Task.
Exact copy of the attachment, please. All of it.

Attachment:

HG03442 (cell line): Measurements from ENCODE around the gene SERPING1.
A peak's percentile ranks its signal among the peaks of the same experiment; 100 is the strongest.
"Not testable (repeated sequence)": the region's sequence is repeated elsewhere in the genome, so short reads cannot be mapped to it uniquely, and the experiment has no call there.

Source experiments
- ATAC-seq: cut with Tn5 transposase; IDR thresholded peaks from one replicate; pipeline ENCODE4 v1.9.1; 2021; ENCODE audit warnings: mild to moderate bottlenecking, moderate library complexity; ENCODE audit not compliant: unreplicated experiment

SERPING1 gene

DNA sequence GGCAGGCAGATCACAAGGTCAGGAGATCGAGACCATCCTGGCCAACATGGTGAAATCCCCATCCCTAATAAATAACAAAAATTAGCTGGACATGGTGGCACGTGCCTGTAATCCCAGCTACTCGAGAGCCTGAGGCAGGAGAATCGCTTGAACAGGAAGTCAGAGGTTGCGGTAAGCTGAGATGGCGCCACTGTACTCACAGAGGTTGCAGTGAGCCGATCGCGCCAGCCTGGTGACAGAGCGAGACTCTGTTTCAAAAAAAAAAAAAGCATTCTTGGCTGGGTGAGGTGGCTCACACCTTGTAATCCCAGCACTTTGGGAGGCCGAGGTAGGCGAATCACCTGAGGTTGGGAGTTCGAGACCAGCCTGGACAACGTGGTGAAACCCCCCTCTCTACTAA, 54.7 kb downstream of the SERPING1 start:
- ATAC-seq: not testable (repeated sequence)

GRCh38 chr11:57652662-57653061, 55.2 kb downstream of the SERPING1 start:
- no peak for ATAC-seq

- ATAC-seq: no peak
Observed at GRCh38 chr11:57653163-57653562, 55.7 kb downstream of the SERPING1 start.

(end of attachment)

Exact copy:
HG03442 (cell line): Measurements from ENCODE around the gene SERPING1.
A peak's percentile ranks its signal among the peaks of the same experiment; 100 is the strongest.
"Not testable (repeated sequence)": the region's sequence is repeated elsewhere in the genome, so short reads cannot be mapped to it uniquely, and the experiment has no call there.

Source experiments
- ATAC-seq: cut with Tn5 transposase; IDR thresholded peaks from one replicate; pipeline ENCODE4 v1.9.1; 2021; ENCODE audit warnings: mild to moderate bottlenecking, moderate library complexity; ENCODE audit not compliant: unreplicated experiment

SERPING1 gene

DNA sequence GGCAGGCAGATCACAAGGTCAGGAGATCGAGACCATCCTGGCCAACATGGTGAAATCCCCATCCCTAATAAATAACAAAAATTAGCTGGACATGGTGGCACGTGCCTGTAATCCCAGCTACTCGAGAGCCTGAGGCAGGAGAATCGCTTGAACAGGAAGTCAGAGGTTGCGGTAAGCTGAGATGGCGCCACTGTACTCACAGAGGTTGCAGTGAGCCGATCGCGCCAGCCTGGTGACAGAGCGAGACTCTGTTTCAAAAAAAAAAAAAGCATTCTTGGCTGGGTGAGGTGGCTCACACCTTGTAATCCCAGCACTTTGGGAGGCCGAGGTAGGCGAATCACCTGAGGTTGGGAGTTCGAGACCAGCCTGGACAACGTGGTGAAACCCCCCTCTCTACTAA, 54.7 kb downstream of the SERPING1 start:
- ATAC-seq: not testable (repeated sequence)

GRCh38 chr11:57652662-57653061, 55.2 kb downstream of the SERPING1 start:
- no peak for ATAC-seq

- ATAC-seq: no peak
Observed at GRCh38 chr11:57653163-57653562, 55.7 kb downstream of the SERPING1 start.